Talleyrand Visits Albany and Troy

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So, the Marquis and Marquise de la Tour du Pin found themselves in exile in Albany (as one does) in 1794. With what seems like extremely benevolent assistance from General Philip Schuyler and his family, they were set up to buy a farm on property that is now the site of the Sisters of St. Joseph of Carondelet, on the Troy-Schenectady road and along what is now Delatour Road. The owner of the farm “did not wish to move until after the snow was well packed,” a reminder that travel and moving was much more trouble in the seasons of mud back then. “As we had arranged with the Van Burens, who evidently had had enough of us, for two months only, it was necessary, therefore, to look for another home from the first of September to the first of November.” Hence, their stopover on River Street in what had been a tavern.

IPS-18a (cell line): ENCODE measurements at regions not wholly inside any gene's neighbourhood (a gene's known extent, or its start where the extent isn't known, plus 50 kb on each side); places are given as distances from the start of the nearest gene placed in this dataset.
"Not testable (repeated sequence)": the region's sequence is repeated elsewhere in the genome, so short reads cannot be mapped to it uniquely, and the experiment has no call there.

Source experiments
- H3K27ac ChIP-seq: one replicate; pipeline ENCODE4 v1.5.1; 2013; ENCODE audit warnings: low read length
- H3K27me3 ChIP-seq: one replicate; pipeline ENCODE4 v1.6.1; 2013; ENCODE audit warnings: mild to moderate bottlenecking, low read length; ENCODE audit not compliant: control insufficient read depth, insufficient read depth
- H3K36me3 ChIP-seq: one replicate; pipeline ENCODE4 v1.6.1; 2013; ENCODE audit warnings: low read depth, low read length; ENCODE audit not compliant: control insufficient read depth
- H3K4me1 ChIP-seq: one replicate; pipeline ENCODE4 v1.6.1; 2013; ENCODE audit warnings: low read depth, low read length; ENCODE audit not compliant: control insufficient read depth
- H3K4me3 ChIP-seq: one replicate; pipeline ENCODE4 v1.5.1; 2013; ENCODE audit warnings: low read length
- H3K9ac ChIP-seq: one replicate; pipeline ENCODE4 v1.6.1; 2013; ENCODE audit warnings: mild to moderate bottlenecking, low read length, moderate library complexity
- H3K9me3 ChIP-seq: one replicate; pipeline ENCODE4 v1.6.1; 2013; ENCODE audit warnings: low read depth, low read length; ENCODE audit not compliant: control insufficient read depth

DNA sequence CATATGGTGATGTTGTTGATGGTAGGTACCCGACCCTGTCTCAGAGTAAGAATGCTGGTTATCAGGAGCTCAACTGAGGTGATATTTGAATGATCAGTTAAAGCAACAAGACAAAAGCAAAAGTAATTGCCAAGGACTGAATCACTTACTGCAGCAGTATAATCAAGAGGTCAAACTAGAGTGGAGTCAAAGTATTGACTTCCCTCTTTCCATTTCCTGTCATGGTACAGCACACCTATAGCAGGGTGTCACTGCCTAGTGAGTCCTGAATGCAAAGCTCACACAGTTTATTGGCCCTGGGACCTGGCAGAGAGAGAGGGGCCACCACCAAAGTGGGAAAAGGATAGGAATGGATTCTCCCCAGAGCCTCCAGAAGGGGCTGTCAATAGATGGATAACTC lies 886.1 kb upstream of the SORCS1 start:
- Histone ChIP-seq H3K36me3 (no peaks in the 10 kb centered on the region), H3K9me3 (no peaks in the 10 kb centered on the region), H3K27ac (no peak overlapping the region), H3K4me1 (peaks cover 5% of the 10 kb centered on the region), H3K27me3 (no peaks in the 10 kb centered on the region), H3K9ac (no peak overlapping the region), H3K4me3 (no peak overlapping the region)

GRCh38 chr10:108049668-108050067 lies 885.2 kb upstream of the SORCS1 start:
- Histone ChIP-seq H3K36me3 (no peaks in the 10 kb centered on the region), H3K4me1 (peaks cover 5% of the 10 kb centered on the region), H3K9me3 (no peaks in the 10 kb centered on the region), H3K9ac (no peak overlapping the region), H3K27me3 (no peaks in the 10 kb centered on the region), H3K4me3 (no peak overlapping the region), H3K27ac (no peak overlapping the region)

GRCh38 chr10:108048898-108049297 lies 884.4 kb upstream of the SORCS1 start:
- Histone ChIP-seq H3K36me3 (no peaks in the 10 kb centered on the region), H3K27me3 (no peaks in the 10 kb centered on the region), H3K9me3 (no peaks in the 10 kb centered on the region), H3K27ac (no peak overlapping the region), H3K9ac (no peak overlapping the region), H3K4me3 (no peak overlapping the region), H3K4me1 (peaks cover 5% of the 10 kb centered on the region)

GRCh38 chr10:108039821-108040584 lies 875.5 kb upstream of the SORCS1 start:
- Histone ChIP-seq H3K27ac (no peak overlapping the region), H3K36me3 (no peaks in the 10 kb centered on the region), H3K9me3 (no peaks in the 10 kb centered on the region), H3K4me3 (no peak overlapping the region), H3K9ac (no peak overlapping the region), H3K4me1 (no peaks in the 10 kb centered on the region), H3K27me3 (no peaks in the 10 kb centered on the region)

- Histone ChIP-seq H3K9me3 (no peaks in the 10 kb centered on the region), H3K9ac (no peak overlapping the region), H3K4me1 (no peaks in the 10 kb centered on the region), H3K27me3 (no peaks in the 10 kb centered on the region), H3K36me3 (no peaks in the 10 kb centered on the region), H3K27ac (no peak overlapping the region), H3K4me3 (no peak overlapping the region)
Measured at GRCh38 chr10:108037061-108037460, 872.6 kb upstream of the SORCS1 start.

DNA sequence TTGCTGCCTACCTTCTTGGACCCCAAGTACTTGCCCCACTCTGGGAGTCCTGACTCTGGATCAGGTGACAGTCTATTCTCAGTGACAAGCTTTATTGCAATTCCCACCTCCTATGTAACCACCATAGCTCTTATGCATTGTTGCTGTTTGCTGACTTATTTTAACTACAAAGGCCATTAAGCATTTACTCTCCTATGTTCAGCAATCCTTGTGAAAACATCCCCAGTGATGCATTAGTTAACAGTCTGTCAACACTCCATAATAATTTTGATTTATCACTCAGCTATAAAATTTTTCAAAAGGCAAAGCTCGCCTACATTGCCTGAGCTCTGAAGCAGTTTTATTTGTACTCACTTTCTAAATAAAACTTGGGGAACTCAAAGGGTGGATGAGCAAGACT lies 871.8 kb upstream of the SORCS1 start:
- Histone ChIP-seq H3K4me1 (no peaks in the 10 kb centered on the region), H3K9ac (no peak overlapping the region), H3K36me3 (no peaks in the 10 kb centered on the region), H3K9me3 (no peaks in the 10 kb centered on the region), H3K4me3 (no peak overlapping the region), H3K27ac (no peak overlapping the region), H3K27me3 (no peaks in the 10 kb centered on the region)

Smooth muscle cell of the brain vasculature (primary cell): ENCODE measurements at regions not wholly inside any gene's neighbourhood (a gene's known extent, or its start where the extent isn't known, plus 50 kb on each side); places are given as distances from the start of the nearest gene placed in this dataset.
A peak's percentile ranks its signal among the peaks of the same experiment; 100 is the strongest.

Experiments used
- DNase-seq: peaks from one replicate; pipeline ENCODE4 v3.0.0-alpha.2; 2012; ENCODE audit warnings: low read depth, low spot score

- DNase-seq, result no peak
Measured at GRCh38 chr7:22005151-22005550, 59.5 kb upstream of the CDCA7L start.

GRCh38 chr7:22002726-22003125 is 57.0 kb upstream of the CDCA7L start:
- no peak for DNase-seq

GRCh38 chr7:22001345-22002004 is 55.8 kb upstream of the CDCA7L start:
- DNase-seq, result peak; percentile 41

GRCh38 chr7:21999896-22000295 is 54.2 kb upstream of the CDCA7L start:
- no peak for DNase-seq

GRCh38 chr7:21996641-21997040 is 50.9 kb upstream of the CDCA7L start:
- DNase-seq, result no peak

“At Troy, we found for a moderate sum, a little wooden house in the midst of a large yard, enclosed by a board fence. Here we established ourselves, and, as it would be necessary for us to purchase some furniture for the farm, we immediately acquired what we wanted.”

While there, they had a most surprising, high-ranking visitor, a central figure in the history of France.